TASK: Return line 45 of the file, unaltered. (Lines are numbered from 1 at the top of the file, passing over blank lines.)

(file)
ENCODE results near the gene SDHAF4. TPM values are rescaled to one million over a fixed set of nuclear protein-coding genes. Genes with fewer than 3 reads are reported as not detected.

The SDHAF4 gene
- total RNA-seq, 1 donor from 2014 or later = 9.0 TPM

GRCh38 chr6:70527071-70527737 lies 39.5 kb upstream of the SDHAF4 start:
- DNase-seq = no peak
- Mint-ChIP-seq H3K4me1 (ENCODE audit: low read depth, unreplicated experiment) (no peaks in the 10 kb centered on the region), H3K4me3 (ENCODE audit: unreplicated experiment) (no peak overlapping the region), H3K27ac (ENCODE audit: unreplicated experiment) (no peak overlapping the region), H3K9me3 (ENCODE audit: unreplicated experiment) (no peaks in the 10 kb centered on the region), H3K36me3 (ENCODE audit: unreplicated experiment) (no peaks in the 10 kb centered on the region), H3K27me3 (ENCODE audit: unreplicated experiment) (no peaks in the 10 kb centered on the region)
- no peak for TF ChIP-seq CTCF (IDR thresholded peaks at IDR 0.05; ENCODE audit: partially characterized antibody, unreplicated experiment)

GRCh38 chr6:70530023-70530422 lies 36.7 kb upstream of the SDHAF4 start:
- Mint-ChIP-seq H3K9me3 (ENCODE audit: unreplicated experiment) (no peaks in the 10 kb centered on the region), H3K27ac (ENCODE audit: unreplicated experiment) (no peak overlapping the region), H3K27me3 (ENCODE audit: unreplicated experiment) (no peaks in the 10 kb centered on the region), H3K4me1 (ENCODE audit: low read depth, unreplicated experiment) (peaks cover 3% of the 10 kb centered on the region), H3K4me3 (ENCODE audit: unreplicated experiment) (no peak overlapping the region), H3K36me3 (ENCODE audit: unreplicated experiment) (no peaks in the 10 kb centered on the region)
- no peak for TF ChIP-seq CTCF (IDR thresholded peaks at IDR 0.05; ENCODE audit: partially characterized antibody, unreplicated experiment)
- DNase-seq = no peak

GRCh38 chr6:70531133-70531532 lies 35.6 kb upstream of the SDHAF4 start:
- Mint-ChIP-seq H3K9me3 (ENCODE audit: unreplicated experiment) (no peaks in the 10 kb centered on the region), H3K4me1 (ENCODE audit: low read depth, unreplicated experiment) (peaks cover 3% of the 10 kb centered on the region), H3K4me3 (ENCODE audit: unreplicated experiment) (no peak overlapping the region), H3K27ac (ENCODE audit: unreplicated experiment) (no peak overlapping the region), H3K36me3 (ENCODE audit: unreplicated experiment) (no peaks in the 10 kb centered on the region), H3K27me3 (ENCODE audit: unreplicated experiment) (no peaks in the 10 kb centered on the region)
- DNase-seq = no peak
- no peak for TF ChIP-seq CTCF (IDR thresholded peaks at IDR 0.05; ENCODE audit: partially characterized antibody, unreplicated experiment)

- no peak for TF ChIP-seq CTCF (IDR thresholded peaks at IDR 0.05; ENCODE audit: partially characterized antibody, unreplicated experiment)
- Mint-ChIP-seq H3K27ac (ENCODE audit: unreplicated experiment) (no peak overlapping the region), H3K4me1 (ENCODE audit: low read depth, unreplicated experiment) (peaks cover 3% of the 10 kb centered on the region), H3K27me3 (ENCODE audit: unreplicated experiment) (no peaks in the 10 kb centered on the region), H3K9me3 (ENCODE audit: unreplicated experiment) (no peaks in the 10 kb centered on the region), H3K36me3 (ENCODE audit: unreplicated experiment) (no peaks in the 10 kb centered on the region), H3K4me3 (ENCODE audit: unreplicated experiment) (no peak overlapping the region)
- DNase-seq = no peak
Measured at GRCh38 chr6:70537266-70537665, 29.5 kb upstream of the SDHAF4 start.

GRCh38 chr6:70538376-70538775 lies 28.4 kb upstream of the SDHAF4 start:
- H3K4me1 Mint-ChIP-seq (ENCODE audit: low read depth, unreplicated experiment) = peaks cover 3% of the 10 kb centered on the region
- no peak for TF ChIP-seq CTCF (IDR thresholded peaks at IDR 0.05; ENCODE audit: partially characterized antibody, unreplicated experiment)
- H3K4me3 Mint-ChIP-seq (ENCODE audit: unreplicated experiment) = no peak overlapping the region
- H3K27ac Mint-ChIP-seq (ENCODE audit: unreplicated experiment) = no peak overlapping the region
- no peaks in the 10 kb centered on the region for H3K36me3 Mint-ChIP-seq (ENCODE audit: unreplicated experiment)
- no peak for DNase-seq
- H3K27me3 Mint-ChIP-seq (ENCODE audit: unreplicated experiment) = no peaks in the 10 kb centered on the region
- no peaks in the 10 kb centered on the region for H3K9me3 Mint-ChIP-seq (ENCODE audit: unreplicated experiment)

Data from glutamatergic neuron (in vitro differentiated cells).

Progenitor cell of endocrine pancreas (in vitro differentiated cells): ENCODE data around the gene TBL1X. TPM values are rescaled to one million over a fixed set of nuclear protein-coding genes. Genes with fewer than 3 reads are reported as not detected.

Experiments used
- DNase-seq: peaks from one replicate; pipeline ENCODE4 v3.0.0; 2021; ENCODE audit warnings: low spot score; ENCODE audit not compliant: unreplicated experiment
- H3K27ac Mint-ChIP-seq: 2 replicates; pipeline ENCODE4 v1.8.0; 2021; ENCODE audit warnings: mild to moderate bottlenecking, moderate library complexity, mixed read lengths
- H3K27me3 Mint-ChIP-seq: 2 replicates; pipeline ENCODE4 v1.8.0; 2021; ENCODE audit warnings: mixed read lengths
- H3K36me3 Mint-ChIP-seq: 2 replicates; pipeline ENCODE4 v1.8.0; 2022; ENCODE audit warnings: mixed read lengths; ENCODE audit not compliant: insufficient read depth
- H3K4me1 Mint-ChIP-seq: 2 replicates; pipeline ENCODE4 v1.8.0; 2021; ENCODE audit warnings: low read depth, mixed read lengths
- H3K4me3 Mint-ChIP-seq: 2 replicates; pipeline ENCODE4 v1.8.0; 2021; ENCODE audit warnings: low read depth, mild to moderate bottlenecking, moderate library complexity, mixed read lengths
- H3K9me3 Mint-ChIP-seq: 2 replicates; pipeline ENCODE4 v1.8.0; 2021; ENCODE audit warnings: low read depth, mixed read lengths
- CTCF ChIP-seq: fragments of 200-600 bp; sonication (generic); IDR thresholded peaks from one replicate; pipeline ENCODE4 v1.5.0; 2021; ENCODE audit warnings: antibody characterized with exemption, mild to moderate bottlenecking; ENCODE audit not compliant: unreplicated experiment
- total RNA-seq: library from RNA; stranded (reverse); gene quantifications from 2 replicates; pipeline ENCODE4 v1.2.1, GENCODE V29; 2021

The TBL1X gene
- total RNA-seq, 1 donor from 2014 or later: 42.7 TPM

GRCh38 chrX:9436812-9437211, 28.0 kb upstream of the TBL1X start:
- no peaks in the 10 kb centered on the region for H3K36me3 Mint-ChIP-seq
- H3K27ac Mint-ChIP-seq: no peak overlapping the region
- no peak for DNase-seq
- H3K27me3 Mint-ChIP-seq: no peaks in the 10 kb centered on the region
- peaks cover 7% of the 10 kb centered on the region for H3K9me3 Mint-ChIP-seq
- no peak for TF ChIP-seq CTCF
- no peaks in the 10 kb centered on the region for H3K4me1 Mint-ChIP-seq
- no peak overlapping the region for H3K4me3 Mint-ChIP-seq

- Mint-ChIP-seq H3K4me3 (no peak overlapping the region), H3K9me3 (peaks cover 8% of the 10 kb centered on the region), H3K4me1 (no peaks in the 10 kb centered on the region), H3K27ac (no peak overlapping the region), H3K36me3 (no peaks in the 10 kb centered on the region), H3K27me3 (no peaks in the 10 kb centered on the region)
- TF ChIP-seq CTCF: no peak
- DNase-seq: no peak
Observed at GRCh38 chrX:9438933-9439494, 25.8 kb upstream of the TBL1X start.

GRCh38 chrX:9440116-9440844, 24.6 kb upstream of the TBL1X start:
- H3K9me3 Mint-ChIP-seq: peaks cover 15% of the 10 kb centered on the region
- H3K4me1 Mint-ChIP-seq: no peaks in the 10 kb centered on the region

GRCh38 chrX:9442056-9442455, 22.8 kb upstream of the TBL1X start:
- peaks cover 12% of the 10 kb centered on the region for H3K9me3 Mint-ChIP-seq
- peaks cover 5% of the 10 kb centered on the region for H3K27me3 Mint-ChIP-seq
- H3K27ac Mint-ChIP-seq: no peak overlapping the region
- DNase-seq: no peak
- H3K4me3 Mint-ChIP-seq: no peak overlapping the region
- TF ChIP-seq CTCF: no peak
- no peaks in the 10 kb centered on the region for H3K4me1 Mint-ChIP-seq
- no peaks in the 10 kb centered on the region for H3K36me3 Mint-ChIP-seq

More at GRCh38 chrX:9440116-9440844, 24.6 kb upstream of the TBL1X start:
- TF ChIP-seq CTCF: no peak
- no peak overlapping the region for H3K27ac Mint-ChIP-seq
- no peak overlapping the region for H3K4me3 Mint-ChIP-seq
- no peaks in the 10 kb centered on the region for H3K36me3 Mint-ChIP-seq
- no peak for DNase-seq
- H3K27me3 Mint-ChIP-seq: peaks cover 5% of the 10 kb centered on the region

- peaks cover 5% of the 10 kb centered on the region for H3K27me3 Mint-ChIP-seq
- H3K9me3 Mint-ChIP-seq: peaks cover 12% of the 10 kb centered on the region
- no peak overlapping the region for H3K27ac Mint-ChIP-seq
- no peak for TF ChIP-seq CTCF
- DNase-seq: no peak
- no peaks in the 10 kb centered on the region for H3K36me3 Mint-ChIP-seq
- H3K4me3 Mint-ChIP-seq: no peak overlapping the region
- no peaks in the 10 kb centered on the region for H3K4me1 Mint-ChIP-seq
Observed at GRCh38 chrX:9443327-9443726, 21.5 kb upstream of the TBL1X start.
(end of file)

- H3K27ac Mint-ChIP-seq: no peak overlapping the region